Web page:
Travel agents face Web threat

With more travelers turning to the Internet to buy plane tickets and book hotel rooms, travel agents have seen their business shaken.
Thousands of agencies have folded or merged in the past six years. Almost all agents now charge fees for services that once were free. And many have turned to cruises and tour vacations for profits that once came from airplane reservations.
“Our industry, like all industries, is going through changes,” said Steve Fouts, an owner of the Departures agency in Winter Park, Fla. “We have to change with it, and those who do not may be in trouble.”
Fouts acknowledges that his agency has lost clients to the Internet but insists that most travelers prefer to deal with a real person rather than face hassles in cyberspace. That`s despite the fees he started imposing on plane ticket reservations after airlines began slicing the commissions paid to travel agents in 1995.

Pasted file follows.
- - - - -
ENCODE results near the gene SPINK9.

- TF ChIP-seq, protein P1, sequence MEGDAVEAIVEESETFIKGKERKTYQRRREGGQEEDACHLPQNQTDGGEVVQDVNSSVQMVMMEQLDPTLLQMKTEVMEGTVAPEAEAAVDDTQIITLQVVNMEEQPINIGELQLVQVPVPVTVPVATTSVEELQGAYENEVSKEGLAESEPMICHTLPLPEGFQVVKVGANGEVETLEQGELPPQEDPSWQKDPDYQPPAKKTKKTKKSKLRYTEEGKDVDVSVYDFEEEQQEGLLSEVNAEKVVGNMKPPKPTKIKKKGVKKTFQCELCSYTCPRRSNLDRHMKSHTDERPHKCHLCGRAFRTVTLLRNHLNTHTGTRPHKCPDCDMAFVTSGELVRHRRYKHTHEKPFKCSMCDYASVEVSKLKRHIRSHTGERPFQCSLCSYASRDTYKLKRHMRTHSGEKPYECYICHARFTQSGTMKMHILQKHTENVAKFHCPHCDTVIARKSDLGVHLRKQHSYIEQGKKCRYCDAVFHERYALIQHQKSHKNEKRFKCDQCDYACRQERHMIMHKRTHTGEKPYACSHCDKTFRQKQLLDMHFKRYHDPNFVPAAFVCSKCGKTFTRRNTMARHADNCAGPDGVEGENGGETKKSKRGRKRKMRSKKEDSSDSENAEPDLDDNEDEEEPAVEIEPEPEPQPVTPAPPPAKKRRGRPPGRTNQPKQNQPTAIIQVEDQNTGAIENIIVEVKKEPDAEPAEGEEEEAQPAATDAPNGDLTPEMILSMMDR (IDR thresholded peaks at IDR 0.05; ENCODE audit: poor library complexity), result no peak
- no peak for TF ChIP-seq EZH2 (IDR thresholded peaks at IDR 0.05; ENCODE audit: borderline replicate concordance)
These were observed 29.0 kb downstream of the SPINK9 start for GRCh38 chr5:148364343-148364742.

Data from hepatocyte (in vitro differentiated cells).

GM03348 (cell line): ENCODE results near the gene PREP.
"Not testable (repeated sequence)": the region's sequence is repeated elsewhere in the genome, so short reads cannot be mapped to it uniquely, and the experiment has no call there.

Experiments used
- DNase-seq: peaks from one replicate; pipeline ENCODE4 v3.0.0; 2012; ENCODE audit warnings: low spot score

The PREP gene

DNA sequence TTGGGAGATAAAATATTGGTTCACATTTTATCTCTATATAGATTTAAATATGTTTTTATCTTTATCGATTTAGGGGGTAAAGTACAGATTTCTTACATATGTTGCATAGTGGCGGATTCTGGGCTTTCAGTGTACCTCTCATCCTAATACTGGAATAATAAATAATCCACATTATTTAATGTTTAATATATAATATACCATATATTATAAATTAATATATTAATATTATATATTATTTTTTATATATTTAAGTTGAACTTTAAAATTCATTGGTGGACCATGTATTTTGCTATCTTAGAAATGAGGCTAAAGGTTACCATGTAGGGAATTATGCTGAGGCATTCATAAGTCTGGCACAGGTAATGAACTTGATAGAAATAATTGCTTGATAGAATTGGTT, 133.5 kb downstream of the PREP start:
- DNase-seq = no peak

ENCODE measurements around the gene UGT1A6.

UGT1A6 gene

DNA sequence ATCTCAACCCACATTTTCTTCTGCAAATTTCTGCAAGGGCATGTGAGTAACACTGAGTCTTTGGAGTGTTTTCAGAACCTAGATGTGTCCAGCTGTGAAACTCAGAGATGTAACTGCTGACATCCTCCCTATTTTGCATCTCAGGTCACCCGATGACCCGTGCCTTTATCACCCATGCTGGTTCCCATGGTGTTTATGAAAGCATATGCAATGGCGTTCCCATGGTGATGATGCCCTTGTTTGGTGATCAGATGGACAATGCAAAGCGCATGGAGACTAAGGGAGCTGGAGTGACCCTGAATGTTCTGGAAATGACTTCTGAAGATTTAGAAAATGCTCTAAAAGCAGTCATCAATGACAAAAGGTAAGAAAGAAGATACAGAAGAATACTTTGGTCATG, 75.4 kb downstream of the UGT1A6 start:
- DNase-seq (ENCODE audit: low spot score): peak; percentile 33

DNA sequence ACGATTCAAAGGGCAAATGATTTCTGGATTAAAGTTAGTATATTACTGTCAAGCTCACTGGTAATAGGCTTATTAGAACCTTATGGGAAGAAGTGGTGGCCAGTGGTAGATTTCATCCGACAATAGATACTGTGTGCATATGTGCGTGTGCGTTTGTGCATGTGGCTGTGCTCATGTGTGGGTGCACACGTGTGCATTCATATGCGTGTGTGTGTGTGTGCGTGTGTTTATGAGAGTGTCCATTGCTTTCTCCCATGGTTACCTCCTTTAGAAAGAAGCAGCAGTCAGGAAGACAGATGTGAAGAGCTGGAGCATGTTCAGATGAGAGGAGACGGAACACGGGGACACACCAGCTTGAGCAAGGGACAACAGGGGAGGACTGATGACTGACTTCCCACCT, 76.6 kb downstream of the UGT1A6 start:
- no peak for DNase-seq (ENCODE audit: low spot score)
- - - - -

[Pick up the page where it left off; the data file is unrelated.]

About 88 percent of agents now collect fees for all or some of their services, according to a May study by the American Society of Travel Agents. The price for issuing an airline ticket ranges from $5 to $25, with a $13.21 average.
Just 20 percent of agencies charged fees before 1995, the group says.
Many travel agents have not survived the transformation in the industry.
In 1996, the United States had about 47,300 travel agents, according to the Airlines Reporting Corp.
That number has dropped 18 percent to about 38,900 last year.
To survive when others haven`t, Fouts said his agency has shifted its focus in the past three years -forgoing business travelers` plane tickets in favor of vacationers` cruises and tours that cannot be easily arranged online.
“We`re seeing the shift into doing what we do best, which is helping plan trips,” he said. “They come to us for advice, which is what we`re here for.”
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